Benign Lung Neoplasms

Benign Lung Neoplasms 5


Figure 5.1a — Papillomatosis, Bronchial Brushing [Pap Stain; Low Power]. Three-dimensional bifurcating papillary stalks are immediately noticeable in this large microfragment of tissue. Single cells exfoliated from these branching fronds are also numerous. These neoplasms may be solitary or multiple and are more likely in children and adolescents, but may occur in adults also. As squamous papillomas arise in both major and minor bronchi, their exophytic polypoid-like protrusions into the bronchial lumen allow for this florid architectural branching.


Figure 5.1b — Papillomatosis, Bronchial Brushing [Pap Stain; High Power]. High power magnification shows cells that have exfoliated as single forms and in loose clusters. Cells have the appearance of squamous metaplasia with a modest amount of opaque cytoplasm and rounded nuclei. Admixed with these metaplastic squamous cells are histiocytes and an occasional ciliated bronchial cell. The inset shows evenly dispersed nucleoplasm and smooth nuclear outlines. Though not present in this field, koilocytic change typical of low-grade squamous intraepithelial lesions would not be unusual because of the well-established association of pulmonary squamous papilloma with low-risk human papillomavirus, particularly human papillomavirus-6 and human papillomavirus-11.


Figure 5.1c — Papillomatosis, Resection [H&E Stain; Low Power]. Tracheobronchial papillomatosis is an uncommon complication of laryngeal disease. The papillomas harbor human papillomavirus types 6 or 11, and are morphologically similar to the laryngeal lesions. This endobronchial biopsy shows characteristic fragments of acanthotic squamous epithelium covering a hyalinized fibrovascular core. The oriented fragments show orderly maturation. Bronchoscopically, the mucosa may appear velvety or shaggy; postobstructive inflammatory changes and even bronchiectasis may supervene.


83Figure 5.1d — Papillomatosis, Resection [H&E Stain; High Power]. The maturing cells at the surface of this papilloma show human papillomavirus cytopathic effect, with koilocytosis and nuclear hyperchromasia with “raisinoid” features. High grade dysplasia in a papilloma, associated with human papillomavirus-16 and -18, is associated with partial or failed maturation, and is graded according to the World Health Organization classification of preinvasive lesions.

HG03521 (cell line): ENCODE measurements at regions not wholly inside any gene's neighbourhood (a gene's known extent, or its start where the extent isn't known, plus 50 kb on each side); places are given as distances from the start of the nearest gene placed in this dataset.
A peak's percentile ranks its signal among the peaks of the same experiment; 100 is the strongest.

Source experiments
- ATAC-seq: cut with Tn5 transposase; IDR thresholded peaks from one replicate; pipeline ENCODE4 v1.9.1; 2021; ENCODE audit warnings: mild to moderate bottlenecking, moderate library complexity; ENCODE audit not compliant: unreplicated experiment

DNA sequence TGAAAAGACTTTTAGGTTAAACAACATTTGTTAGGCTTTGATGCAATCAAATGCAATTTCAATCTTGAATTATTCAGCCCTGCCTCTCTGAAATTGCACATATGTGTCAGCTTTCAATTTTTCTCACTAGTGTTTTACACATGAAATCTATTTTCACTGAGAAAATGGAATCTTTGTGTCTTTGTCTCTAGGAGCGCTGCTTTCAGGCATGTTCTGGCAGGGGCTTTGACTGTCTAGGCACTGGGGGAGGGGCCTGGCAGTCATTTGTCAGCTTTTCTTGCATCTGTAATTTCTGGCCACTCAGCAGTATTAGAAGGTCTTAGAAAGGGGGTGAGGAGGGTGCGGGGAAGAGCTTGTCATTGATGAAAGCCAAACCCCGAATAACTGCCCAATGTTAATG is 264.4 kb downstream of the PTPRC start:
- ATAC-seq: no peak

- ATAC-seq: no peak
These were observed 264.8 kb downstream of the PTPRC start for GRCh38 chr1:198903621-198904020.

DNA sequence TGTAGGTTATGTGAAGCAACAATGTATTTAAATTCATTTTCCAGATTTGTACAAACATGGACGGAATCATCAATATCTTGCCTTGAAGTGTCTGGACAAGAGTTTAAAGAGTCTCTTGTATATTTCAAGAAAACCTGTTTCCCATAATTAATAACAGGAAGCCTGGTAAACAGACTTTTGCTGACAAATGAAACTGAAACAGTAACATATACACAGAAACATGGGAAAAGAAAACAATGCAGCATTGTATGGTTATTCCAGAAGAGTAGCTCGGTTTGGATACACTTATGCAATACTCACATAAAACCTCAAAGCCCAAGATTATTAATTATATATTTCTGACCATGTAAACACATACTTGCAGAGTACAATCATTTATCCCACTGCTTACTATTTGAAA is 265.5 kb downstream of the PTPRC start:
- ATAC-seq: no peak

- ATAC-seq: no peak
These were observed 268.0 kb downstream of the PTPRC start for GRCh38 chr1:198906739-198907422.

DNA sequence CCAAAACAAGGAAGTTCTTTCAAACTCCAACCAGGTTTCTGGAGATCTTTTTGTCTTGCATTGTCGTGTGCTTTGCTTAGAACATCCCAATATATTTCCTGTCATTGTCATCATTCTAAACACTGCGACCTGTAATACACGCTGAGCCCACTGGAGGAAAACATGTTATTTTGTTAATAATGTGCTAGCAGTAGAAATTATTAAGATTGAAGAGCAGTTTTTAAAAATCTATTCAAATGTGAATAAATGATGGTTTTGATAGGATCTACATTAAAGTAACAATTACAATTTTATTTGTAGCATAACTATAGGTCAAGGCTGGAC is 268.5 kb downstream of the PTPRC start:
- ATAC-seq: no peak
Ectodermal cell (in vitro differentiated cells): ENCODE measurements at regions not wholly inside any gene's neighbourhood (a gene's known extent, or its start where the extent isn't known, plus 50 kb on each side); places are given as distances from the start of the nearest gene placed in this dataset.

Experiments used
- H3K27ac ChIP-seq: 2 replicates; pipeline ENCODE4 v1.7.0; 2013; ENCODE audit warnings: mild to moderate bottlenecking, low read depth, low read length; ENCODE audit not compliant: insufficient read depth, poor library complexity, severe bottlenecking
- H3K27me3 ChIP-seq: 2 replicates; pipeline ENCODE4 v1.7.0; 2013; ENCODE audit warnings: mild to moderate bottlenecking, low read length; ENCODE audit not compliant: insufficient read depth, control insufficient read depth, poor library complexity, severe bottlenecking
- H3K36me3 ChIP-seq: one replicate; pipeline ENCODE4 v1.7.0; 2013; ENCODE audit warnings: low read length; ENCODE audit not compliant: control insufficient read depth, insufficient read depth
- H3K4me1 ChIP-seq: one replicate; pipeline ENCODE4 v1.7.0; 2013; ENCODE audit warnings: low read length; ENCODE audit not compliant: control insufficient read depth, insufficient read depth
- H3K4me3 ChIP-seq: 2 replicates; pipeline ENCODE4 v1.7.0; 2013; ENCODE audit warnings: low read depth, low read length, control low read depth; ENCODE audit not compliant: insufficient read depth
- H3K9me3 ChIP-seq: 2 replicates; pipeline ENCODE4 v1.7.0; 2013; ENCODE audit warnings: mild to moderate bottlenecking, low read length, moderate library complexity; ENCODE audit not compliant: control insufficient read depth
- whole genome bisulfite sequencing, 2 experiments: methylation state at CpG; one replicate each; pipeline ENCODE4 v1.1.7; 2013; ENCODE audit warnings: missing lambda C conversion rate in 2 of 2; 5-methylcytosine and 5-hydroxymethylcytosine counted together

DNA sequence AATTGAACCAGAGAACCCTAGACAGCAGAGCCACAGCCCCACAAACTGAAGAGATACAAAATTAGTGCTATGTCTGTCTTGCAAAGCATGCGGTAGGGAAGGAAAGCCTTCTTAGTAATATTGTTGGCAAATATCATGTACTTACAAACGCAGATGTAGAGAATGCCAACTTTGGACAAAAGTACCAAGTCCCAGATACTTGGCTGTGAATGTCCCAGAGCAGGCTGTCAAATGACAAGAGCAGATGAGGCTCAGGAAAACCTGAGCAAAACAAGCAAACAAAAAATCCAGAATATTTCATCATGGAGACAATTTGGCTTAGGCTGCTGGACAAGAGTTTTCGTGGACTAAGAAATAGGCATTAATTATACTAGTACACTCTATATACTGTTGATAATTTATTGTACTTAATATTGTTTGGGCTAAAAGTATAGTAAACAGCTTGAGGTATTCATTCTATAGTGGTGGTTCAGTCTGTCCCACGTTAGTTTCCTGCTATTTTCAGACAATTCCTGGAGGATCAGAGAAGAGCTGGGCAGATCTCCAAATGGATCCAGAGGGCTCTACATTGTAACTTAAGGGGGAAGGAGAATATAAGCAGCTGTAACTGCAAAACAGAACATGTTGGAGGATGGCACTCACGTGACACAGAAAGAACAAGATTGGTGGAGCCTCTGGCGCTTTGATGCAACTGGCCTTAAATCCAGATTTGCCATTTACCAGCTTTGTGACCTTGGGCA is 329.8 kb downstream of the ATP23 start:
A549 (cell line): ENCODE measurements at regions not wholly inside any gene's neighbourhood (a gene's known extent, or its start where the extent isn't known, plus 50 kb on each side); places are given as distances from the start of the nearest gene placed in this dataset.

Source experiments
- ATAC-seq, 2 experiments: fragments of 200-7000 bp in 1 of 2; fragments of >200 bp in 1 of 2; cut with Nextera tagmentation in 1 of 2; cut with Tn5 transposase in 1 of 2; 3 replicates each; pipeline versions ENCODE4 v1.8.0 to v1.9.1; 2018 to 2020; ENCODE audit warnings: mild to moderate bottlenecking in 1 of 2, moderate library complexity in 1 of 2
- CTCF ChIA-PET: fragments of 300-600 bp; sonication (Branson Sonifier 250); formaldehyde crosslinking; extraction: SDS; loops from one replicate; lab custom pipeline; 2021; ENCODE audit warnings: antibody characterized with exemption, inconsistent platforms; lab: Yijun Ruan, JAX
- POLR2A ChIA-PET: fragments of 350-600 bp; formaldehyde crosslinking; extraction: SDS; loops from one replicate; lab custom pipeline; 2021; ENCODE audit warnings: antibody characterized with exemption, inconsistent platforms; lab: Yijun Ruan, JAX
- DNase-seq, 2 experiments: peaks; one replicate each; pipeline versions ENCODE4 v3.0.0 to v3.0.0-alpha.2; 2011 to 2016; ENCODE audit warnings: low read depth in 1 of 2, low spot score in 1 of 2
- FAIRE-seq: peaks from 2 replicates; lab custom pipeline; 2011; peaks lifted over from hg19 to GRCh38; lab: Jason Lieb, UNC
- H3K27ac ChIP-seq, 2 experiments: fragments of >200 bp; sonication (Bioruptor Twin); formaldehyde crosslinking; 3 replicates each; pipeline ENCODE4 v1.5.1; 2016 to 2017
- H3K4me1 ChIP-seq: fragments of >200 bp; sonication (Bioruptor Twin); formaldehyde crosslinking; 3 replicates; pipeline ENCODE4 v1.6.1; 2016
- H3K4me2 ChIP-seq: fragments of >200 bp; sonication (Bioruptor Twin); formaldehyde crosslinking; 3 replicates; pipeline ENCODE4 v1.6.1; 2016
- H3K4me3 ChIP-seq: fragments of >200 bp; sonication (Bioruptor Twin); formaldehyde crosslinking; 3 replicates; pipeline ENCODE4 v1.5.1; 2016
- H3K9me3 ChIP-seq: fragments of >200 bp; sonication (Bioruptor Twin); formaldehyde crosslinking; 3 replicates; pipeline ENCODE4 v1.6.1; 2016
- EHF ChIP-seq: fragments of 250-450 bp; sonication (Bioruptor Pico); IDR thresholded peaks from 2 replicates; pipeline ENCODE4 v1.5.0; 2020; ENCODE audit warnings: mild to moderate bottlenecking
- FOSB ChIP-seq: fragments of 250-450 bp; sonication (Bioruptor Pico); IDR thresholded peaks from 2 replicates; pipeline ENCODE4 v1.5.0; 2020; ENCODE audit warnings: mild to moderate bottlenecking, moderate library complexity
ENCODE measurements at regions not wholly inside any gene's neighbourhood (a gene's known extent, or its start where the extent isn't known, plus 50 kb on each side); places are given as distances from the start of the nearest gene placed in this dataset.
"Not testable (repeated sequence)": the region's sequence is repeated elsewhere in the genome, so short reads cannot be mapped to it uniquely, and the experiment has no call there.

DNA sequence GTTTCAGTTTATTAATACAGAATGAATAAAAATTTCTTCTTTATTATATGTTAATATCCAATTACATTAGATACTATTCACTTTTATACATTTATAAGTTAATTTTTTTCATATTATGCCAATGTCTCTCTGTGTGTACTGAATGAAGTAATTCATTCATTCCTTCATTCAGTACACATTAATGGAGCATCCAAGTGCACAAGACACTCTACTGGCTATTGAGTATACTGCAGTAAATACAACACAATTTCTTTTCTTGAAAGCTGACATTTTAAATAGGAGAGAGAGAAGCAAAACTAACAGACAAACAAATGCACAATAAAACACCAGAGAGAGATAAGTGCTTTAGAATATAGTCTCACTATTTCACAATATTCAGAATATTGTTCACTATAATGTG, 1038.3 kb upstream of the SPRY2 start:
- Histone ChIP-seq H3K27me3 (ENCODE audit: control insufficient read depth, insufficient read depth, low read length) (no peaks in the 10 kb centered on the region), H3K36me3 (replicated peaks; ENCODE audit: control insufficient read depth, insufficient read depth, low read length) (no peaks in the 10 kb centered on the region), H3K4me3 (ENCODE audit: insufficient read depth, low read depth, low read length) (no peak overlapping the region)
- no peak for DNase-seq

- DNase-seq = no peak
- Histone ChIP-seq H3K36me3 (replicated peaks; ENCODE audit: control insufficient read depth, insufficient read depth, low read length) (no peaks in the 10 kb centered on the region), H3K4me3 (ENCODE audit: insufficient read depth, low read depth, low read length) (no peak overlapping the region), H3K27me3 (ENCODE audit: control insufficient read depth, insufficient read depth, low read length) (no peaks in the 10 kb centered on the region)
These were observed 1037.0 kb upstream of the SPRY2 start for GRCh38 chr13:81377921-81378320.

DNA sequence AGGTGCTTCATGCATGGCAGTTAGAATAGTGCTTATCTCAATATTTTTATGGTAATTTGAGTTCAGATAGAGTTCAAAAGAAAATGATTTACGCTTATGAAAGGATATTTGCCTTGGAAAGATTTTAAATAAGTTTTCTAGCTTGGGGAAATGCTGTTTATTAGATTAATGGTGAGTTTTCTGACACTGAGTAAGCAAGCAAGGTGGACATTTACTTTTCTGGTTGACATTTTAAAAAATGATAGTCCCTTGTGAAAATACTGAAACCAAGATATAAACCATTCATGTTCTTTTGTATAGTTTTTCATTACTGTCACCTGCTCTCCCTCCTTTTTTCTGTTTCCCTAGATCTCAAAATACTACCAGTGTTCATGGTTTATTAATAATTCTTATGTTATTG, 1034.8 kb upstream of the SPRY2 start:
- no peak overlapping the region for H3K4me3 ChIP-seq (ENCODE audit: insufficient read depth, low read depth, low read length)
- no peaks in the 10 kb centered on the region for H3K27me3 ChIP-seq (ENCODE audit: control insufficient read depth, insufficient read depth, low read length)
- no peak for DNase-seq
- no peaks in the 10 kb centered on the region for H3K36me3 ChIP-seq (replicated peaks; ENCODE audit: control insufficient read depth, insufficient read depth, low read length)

Figure 5.2a — Pulmonary Hamartoma, Fine Needle Aspiration [Pap Stain; Medium Power]. Pulmonary hamartoma is the most common benign neoplasm of the lung. Most are solitary, incidental findings, but multiple lesions have been described, particularly in patients with Carney syndrome. Hamartomas may be endobronchial or intra-parenchymal and radiographically are smoothly contoured, leading to their description as a “coin” lesion. When present radiographically, speckled (so-called “popcorn”) calcifications are diagnostically useful. Hyaline-type cartilage and adipose tissue are the two most common components of hamartomas, and as seen here cartilage may be abundant, or minimal in amount, as seen in the next image.


Figure 5.2b — Pulmonary Hamartoma, Fine Needle Aspiration [Diff-Quik Stain; High Power]. Most hamartomas are 3 cm or less in diameter, though larger lesions have been reported. Cellularity is variable and can be dispersed in loose or tight clusters and as single cells. The cellular component is composed of cytologically bland isomorphic cells, but in some cases high cellularity is possible, simulating the possibility of low-grade malignancy such as carcinoid tumor. These cells are derived from bronchiolar or alveolar cells and typically lack cilia. A concentrated search for a mesenchymal component usually allows for a specific diagnosis. In contrast to the prior image, only a small wispy fragment of chondromyxoid stroma is present in this case.


Figure 5.2c — Pulmonary Hamartoma, Fine Needle Aspiration [Diff-Quik Stain; High Power]. This image shares all three components of a pulmonary hamartoma: mature adipose tissue (most noticeable on the right), a cluster of monotonous epithelial cells (center), and myxoid/chondromyxoid stroma (upper left). The stroma is more opaque and chondroid in centrally located hamartomas, and more myxoid or myxohyaline in peripheral lesions.


Figure 5.3c — Hamartoma, Fine Needle Aspiration [Diff-Quik Stain; Low Power]. This field contains a large amount of acellular magenta-colored, fibrillary matrix that has the quality of matrix material seen in a pleomorphic adenoma. Given that this sampling was taken from a hamartoma, the matrix material is likely chondroid in origin. Chondroid matrix material can have many different appearances. This highlights the challenge of definitively identifying the origin of background material. For instance, the misidentification of mucinous material as chondromyxoid could lead one far down the incorrect diagnostic path.


Figure 5.3d — Hamartoma, Fine Needle Aspiration [Pap Stain; High Power]. This fragment of cartilage appears denser and less myxoid than the cartilaginous matrix seen in the previous images. It is also more definitively identifiable as cartilaginous material, given the presence of Swiss cheese-like holes within the matrix. If seen on a separate pass from the same lesion as in the previous images, this would cause one to consider a hamartoma rather than a pleomorphic adenoma. Unfortunately, this could also represent contamination from the normal cartilage if the needle has passed through a large airway, in which case the differential diagnosis remains between hamartoma and pleomorphic adenoma.

Only gold members can continue reading. Log In or Register to continue

Mar 31, 2019 | Posted by in RESPIRATORY | Comments Off on Benign Lung Neoplasms
Premium Wordpress Themes by UFO Themes